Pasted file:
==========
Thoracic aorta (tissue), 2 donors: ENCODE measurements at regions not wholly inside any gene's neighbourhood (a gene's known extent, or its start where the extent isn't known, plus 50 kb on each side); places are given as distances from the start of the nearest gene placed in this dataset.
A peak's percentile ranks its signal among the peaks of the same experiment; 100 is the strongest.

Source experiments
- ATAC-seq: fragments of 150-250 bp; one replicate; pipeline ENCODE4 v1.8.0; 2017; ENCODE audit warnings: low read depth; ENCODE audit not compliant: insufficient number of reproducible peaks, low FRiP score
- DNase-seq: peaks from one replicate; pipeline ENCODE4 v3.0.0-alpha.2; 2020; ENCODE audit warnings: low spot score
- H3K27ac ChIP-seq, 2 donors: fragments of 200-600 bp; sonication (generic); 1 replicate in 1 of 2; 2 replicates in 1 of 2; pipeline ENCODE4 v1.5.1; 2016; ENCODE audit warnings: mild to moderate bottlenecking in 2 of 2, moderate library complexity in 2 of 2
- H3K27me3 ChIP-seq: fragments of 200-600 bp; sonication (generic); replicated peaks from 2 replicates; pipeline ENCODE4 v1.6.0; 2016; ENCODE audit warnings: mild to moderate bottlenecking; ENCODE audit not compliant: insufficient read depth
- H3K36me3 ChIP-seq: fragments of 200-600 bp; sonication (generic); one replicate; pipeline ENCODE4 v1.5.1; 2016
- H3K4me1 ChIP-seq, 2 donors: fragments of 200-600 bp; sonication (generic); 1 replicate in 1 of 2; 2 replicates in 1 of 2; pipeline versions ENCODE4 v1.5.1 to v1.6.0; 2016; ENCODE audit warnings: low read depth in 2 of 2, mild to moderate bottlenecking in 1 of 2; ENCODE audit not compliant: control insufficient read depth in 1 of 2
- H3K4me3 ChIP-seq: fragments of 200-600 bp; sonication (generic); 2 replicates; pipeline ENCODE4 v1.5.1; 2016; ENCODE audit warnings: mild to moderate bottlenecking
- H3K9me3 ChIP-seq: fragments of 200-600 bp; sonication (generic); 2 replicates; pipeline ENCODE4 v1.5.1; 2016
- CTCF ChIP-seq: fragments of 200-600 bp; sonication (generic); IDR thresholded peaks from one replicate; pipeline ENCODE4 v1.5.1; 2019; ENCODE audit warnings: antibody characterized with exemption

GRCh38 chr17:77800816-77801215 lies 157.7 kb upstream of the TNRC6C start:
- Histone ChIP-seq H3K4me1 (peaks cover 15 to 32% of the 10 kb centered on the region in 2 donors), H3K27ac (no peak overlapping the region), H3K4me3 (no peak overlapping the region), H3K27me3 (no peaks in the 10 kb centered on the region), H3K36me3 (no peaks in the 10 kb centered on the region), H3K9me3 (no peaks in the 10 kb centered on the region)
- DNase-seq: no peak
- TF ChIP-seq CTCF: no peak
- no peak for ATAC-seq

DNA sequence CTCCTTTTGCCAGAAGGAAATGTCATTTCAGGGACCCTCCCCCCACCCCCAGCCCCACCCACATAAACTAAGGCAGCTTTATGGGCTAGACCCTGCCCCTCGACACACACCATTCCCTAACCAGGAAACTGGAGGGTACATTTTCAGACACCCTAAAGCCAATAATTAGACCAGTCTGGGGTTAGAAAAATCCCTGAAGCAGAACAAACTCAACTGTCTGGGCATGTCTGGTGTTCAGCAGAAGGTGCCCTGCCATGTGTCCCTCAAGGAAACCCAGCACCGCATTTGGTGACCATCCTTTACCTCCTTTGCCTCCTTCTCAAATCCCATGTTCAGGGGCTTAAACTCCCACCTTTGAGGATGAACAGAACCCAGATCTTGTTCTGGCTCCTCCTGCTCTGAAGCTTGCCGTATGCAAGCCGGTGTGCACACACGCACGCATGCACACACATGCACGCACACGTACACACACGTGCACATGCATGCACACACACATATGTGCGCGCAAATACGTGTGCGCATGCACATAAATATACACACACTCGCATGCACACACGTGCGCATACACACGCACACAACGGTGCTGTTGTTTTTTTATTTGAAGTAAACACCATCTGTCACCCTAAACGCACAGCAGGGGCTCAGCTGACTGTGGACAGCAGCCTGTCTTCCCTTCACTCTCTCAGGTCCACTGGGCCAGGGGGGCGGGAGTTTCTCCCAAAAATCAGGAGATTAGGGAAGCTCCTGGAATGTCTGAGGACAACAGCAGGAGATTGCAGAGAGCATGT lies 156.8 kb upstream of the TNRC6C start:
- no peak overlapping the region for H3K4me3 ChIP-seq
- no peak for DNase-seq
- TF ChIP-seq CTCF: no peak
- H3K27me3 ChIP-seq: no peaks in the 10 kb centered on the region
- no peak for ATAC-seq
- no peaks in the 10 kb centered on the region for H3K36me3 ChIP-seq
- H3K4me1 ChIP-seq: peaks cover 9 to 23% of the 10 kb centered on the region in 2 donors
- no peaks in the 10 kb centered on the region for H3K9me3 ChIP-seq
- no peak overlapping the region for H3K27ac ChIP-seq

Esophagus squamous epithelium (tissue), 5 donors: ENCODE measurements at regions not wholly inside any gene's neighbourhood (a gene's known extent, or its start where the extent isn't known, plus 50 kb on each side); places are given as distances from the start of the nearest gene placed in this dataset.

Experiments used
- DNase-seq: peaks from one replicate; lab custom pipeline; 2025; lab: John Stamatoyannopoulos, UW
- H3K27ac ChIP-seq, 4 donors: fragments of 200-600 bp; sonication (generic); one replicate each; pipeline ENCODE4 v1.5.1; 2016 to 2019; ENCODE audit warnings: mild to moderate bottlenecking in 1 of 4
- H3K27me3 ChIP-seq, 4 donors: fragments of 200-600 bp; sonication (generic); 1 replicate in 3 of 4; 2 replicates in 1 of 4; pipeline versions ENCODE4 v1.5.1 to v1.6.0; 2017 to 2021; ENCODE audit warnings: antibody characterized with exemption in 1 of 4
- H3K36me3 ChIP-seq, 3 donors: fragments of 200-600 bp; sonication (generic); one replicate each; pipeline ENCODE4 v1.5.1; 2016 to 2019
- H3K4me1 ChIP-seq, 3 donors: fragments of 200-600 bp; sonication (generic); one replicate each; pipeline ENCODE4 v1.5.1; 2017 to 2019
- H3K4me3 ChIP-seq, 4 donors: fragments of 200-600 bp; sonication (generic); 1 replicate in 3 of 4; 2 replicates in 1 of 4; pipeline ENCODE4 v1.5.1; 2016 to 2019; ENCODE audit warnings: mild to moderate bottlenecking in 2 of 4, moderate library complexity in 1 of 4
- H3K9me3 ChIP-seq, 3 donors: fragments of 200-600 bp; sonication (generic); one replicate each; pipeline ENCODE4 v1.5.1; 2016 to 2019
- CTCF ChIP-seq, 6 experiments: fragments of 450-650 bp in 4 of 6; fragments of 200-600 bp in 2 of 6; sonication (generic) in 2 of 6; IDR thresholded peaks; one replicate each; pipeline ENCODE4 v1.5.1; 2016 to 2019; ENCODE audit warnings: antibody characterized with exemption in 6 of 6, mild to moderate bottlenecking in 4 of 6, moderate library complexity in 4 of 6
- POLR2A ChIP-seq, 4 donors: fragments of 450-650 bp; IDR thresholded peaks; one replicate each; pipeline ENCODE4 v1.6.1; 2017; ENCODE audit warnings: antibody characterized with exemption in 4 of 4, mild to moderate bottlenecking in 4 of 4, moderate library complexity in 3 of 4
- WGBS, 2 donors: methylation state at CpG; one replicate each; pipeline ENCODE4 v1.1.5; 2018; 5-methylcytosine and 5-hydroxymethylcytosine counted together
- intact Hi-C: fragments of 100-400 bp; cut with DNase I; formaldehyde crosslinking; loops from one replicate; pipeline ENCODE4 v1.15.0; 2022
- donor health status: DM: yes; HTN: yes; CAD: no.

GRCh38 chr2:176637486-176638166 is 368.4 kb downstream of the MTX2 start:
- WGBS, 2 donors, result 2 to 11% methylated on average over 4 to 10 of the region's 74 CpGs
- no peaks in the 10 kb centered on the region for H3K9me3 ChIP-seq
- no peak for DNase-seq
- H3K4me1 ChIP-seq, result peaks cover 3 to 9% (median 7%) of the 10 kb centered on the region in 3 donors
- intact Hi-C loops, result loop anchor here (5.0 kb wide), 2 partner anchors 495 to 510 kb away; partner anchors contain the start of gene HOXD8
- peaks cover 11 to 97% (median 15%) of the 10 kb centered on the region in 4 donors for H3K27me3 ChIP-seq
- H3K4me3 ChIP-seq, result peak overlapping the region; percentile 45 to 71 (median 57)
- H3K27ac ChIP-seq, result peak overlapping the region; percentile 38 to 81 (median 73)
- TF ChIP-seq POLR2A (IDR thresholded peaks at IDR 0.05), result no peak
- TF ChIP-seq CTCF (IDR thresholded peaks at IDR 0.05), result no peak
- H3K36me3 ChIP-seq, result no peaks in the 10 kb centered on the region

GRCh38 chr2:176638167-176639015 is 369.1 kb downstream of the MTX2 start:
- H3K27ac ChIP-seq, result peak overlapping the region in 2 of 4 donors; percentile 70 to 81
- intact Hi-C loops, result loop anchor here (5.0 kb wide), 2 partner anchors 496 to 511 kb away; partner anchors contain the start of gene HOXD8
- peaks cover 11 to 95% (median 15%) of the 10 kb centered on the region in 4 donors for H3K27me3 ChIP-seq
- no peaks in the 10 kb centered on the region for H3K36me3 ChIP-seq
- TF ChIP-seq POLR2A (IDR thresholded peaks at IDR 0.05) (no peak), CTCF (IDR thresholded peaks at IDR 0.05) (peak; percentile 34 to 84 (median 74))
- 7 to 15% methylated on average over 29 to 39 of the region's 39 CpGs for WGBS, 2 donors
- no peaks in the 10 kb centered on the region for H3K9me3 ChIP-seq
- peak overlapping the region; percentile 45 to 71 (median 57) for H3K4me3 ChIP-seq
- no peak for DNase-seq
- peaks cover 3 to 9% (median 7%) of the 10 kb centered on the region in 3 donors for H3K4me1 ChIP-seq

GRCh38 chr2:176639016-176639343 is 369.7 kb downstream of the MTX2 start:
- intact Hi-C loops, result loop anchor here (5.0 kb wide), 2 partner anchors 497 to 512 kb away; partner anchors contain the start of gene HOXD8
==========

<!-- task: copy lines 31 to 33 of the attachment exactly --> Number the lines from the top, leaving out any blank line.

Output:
- H3K27ac ChIP-seq, 4 donors: fragments of 200-600 bp; sonication (generic); one replicate each; pipeline ENCODE4 v1.5.1; 2016 to 2019; ENCODE audit warnings: mild to moderate bottlenecking in 1 of 4
- H3K27me3 ChIP-seq, 4 donors: fragments of 200-600 bp; sonication (generic); 1 replicate in 3 of 4; 2 replicates in 1 of 4; pipeline versions ENCODE4 v1.5.1 to v1.6.0; 2017 to 2021; ENCODE audit warnings: antibody characterized with exemption in 1 of 4
- H3K36me3 ChIP-seq, 3 donors: fragments of 200-600 bp; sonication (generic); one replicate each; pipeline ENCODE4 v1.5.1; 2016 to 2019